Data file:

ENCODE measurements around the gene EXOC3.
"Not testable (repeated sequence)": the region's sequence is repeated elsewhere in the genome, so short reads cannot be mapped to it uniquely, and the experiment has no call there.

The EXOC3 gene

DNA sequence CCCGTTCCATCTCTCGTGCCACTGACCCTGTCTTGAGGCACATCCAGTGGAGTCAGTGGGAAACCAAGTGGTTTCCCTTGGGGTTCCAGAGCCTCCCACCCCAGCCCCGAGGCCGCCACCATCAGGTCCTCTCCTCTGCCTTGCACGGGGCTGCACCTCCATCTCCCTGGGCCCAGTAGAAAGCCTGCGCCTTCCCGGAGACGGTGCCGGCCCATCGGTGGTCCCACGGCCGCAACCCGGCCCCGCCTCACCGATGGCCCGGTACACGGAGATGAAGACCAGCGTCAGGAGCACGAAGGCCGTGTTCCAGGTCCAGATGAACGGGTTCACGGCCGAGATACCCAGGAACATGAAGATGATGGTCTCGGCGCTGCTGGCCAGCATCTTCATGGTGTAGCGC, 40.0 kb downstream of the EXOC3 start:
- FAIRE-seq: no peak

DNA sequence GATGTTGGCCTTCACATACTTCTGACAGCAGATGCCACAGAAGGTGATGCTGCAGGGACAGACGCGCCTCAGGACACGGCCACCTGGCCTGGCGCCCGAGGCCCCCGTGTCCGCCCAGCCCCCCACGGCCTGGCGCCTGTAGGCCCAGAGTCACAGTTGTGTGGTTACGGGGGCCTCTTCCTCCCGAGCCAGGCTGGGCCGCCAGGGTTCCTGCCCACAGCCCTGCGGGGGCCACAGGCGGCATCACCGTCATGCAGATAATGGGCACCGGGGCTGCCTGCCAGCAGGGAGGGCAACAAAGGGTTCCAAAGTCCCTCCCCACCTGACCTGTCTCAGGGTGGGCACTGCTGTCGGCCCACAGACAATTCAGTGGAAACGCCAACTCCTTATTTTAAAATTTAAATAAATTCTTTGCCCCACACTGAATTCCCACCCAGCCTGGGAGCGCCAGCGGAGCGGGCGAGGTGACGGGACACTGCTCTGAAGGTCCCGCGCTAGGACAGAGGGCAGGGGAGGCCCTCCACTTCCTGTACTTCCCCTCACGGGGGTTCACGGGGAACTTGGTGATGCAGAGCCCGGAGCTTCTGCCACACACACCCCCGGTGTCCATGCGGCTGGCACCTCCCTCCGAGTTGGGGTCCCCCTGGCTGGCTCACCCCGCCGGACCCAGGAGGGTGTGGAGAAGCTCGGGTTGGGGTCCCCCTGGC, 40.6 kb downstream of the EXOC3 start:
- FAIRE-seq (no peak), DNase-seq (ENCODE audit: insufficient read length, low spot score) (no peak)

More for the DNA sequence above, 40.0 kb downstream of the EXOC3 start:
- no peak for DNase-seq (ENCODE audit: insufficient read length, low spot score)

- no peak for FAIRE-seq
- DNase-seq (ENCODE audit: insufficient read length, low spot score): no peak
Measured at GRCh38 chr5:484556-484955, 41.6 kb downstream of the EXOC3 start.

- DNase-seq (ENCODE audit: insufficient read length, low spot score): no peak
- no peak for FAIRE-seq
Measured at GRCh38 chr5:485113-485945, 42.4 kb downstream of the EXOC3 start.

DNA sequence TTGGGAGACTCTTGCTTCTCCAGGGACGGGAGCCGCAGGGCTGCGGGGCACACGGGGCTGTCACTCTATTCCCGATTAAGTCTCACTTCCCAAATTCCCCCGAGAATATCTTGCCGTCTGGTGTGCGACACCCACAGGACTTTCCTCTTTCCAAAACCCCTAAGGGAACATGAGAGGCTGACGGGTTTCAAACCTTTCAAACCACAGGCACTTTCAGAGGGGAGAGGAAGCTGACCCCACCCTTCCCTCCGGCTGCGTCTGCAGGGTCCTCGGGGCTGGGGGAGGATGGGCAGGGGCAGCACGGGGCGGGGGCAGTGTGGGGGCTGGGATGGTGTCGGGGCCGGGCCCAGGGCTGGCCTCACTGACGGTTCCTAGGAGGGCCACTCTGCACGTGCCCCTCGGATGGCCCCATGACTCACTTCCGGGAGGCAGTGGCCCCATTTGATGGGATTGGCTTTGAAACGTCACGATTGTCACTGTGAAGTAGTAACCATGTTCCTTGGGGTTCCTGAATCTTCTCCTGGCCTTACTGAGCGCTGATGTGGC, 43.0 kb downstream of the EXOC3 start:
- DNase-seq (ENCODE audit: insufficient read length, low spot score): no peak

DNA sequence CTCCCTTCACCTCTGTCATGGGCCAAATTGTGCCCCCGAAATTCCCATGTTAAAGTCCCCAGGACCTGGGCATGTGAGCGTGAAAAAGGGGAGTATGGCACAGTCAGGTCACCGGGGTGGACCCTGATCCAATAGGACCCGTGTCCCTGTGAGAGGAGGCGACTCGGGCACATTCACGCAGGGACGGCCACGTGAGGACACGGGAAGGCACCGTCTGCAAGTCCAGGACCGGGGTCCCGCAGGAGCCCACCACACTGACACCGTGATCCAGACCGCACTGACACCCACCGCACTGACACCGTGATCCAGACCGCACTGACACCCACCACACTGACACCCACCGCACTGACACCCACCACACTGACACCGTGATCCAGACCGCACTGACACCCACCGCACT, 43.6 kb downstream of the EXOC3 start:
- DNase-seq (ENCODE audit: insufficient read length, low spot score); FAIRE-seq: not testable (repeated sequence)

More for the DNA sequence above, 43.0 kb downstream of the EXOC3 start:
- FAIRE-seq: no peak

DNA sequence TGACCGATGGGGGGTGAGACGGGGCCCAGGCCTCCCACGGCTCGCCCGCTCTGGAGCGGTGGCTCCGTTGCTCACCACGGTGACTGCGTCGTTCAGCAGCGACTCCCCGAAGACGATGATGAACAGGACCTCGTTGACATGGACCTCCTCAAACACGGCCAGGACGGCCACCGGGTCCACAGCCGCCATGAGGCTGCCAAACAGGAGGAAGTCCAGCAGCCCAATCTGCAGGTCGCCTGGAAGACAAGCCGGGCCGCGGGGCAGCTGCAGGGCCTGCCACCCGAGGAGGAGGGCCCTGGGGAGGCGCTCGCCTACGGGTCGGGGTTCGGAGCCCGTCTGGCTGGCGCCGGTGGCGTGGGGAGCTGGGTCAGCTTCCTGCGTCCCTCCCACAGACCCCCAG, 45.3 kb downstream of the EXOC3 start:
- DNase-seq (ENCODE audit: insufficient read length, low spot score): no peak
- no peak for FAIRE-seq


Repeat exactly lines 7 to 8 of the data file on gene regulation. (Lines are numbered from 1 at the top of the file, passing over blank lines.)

- FAIRE-seq (no peak), DNase-seq (ENCODE audit: insufficient read length, low spot score) (no peak)

More for the DNA sequence above, 40.0 kb downstream of the EXOC3 start: